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Policies to Support Career and Technical Education Make Headway in States

By Erik W. Robelen — April 29, 2014 4 min read

By guest blogger Michele Molnar. Cross-posted from Marketplace K-12.

UPDATED

States are approving policies to promote career and technical education at a rapid pace, often encouraging businesses and industries to help shape programs or provide internships, according to a recent report from the Education Commission of the States.

In a 50-state survey, the commission found that at least 78 substantive policy changes were made in 2013 by states to promote career and technical education, an area of study once known as vocational education, and now often called “CTE” for short. Those policies came in the form of legislation, state board rules, and executive orders designed to strengthen workforce development. One of the factors driving policymakers’ interest is their conviction that high-skilled workers are needed for states to compete in the global economy, according to the “Career and Technical Education: States Aligning Programs to Meet Workforce Needs” report.

“Last year there was a definite uptick in policies at the high school and secondary levels to prepare for jobs that are going unfilled,” said report author Jennifer Dounay Zinth, a senior policy analyst at the Denver-based research and policy organization, in an interview. “Looking across even the first two months of this legislative session, it’s clear there’s a specific role for business and industry in creating internships and apprenticeships to work with K-12 and secondary partners.”

This spring, for instance, Indiana authorized its economic development corporation to award grants to applicant school districts and charter schools for cooperative arrangements with businesses for training students. Employers who hire successful students in high-wage, high-demand jobs requiring industry certification may apply for a tax credit for each such hired worker.

In Kansas, districts are even receiving cash incentives for students who demonstrate workforce capabilities after completing certain programs. Kansas public and private high schools have received a $1,000 incentive reward for each student who graduates with industry-recognized credentials in an occupation that is considered “high need” for more qualified people to do that type of work. Last year, $686,000 was paid to public schools and $17,000 to private schools under this program, with certified nurse’s aides representing the largest occupational certification, at 81 percent of students graduating from qualified programs.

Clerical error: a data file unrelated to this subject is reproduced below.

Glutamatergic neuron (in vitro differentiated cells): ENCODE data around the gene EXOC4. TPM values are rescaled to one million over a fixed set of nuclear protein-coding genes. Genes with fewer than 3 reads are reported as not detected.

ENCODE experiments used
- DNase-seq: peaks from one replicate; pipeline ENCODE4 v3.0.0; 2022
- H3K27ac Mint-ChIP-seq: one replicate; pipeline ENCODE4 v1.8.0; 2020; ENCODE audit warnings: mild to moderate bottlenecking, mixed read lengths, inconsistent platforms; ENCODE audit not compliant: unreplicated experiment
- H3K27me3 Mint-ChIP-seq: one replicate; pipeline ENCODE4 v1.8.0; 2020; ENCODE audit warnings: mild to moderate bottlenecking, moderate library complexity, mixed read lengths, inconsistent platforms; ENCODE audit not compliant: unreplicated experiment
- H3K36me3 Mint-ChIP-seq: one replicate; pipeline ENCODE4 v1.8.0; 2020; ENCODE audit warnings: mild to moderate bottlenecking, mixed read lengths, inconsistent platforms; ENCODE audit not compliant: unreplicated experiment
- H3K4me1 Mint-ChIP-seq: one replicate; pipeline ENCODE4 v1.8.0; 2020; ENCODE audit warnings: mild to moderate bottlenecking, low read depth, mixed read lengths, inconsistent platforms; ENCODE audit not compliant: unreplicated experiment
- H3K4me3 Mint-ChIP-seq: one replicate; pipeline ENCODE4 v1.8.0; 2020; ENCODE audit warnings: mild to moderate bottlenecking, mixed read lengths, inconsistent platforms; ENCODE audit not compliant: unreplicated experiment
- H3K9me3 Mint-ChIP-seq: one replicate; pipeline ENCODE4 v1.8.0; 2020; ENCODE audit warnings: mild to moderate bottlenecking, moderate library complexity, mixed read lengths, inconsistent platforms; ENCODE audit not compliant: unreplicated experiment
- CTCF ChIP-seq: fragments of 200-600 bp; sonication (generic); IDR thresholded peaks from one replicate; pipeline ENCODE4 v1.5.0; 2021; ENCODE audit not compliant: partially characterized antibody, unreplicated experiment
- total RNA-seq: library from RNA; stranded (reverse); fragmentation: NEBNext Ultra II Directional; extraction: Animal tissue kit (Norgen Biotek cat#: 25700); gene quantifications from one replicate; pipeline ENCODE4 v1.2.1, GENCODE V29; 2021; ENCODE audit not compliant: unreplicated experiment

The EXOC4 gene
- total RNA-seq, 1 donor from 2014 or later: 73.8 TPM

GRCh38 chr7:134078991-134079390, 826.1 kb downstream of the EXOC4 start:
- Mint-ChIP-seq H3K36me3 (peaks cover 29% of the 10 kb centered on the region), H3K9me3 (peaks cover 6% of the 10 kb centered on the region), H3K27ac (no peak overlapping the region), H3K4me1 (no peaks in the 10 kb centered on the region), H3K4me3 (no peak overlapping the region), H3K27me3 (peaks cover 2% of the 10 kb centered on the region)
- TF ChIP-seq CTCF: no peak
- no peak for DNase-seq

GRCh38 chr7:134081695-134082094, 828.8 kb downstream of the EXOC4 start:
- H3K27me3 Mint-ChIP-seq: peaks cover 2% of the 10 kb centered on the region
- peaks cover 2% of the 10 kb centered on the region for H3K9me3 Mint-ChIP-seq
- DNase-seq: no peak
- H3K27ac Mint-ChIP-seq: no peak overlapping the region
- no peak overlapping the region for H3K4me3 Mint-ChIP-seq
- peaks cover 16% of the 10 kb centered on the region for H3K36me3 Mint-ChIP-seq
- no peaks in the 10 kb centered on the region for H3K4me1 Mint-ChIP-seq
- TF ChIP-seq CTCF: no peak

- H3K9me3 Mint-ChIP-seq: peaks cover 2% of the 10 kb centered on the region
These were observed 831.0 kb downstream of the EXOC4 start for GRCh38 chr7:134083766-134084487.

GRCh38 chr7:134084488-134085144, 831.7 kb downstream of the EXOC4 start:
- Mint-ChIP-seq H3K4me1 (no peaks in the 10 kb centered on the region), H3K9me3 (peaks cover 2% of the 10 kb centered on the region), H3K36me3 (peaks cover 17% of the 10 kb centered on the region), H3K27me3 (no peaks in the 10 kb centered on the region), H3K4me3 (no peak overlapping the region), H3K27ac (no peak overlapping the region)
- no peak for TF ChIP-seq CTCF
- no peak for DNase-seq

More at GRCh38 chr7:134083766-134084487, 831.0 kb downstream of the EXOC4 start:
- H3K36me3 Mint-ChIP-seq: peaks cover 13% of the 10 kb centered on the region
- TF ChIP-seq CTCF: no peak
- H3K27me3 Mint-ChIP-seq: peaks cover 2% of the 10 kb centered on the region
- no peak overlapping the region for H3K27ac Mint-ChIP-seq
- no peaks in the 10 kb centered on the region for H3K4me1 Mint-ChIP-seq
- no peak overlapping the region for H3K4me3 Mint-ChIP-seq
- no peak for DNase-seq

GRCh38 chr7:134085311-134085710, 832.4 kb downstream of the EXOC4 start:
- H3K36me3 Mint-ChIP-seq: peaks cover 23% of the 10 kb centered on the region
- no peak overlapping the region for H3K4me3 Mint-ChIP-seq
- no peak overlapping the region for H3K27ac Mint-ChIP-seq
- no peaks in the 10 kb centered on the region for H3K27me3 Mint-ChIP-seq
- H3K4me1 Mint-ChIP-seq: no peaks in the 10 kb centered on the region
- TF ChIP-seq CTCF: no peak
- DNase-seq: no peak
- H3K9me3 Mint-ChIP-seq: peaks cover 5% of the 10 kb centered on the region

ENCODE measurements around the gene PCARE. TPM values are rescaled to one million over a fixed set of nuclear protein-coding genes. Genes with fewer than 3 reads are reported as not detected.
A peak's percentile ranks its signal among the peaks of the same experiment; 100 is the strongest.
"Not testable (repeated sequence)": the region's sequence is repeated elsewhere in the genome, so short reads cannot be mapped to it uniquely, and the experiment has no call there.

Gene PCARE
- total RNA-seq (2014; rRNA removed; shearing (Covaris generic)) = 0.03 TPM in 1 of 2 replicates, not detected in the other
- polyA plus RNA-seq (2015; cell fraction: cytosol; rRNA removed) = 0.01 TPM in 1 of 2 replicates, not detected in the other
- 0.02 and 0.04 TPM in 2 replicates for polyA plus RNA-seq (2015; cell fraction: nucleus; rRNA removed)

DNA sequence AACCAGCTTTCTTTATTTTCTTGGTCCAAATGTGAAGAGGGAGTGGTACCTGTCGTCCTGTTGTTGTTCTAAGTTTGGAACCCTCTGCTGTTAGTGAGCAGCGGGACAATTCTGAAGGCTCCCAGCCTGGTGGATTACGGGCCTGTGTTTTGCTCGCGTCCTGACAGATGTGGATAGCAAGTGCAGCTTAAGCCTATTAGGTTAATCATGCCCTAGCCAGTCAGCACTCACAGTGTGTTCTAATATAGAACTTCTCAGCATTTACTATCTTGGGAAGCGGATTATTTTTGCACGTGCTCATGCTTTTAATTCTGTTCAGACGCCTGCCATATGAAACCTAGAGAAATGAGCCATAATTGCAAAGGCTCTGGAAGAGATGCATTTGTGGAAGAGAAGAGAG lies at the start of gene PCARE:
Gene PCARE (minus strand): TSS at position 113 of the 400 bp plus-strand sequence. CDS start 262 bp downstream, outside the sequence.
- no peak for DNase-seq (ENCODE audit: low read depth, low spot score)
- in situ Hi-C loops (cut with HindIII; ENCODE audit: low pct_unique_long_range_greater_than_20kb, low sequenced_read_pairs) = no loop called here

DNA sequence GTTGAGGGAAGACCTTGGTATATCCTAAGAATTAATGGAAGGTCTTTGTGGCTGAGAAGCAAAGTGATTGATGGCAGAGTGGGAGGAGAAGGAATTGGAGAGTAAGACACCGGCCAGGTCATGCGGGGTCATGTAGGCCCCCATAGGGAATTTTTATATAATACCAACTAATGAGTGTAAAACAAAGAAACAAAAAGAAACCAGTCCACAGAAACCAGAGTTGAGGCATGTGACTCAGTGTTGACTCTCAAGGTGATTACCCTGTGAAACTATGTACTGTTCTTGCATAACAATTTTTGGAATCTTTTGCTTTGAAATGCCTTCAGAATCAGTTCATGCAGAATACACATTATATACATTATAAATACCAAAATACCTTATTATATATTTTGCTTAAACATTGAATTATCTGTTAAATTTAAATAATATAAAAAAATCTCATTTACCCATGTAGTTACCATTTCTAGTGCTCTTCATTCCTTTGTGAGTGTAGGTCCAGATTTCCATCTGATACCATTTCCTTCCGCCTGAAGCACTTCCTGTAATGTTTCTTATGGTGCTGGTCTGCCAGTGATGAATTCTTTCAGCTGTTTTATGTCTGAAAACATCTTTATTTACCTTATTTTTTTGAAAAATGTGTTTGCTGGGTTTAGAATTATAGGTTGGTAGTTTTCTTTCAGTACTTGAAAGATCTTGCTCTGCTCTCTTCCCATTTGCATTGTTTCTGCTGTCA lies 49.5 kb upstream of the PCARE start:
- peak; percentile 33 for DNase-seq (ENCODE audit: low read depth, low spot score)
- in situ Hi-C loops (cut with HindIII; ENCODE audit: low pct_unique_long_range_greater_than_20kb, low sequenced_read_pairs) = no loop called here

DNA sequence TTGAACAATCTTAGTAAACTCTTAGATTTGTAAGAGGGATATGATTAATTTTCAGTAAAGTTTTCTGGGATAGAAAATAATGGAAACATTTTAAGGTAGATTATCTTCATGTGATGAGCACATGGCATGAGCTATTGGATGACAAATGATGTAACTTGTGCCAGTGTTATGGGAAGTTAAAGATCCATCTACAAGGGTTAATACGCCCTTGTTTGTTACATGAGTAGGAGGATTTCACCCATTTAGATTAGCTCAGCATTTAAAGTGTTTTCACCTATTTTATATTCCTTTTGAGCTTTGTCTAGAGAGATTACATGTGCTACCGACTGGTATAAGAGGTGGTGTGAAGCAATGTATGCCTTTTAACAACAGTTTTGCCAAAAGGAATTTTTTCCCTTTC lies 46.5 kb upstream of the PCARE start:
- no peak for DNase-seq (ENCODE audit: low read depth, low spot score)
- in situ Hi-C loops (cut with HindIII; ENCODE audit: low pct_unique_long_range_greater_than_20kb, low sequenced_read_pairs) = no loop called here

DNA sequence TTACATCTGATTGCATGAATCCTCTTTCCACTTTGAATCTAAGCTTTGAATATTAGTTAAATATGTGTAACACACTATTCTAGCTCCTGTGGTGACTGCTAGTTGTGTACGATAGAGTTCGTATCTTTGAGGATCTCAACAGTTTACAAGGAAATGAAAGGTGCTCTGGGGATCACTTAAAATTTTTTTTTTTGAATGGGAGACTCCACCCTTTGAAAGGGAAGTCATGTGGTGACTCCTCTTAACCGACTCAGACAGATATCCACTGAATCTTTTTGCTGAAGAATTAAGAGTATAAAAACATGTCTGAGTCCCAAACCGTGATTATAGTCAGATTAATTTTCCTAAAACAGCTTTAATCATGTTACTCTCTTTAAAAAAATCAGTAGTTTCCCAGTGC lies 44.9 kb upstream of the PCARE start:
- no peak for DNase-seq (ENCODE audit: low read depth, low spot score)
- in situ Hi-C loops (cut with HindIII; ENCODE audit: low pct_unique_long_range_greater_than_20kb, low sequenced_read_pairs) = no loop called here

The demand for students holding postsecondary education and training is on the rise, as indicated by this chart from the “Recovery: Job Growth and Education Requirement Through 2020" report published in June 2013 by Georgetown University’s Center on Education and the Workforce indicates.

U.S. Census statistics show that adult workers with “alternative credentials,” such as professional licenses and certificates outside associate’s or bachelor’s degree credentials, have more employment stability and higher earnings than adults without such a credential, according to the Education Commission of the States report.

Examples of states’ efforts to promote career and technical education and workforce development include:


  • Florida has paved the way for the creation of CTE-specific governing boards with members—and potentially leaders—from business and industry.
  • Alabama created a workforce council that will allow for collaboration with business and industry, and an evaluation of public-private partnerships, as well as industry-funded scholarships.
  • North Carolina has directed local school administrators to consult with industries, employers, and workplace-development boards in the region to see how to best meet state and local workforce needs.
  • Louisiana created a “Jump Start” model to encourage public-private partnerships with school districts, two-year colleges, local industries, and economic and workforce development experts to come up with its own statewide credentials, with courses and work-based experiences based on curricula and assessments from industry credentialing organizations.
  • Indiana created a center for education and career innovation, for which a request for proposal has been released to develop an “innovative career and technical education curriculum.”

[UPDATE (3:35 p.m.): Of all the changes made by states in 2013, the most common one was directing more funding to support new and existing CTE initiatives, which occurred in 31 states, according to “State Policies Impacting CTE: 2013 Year in Review,” a different report released last month by the National Association of State Directors of Career Technical Education Consortium and the Association for Career and Technical Education. Beyond that, 14 states changed governance of career and technical education by reorganizing their state agencies, clarifying regulatory authority for CTE, or launching statewide task forces or councils to coordinate efforts.Thirteen states changed graduation requirements in ways that will impact CTE students, and 13 expanded access to dual/concurrent enrollment for students interested in career technical education.]

The full report from the Education Commission of the States is available here. In addition, the organization offers access to databases it updates regularly, including CTE tracking, which has a breakout for policies about career academies and apprenticeships, The commission also tracks economic and workforce development legislation, rules and regulations, and/or executive orders.


Follow @EdWeekMMolnar and @EdWeekIandI for the latest news on industry and innovation in education.

A version of this news article first appeared in the College Bound blog.

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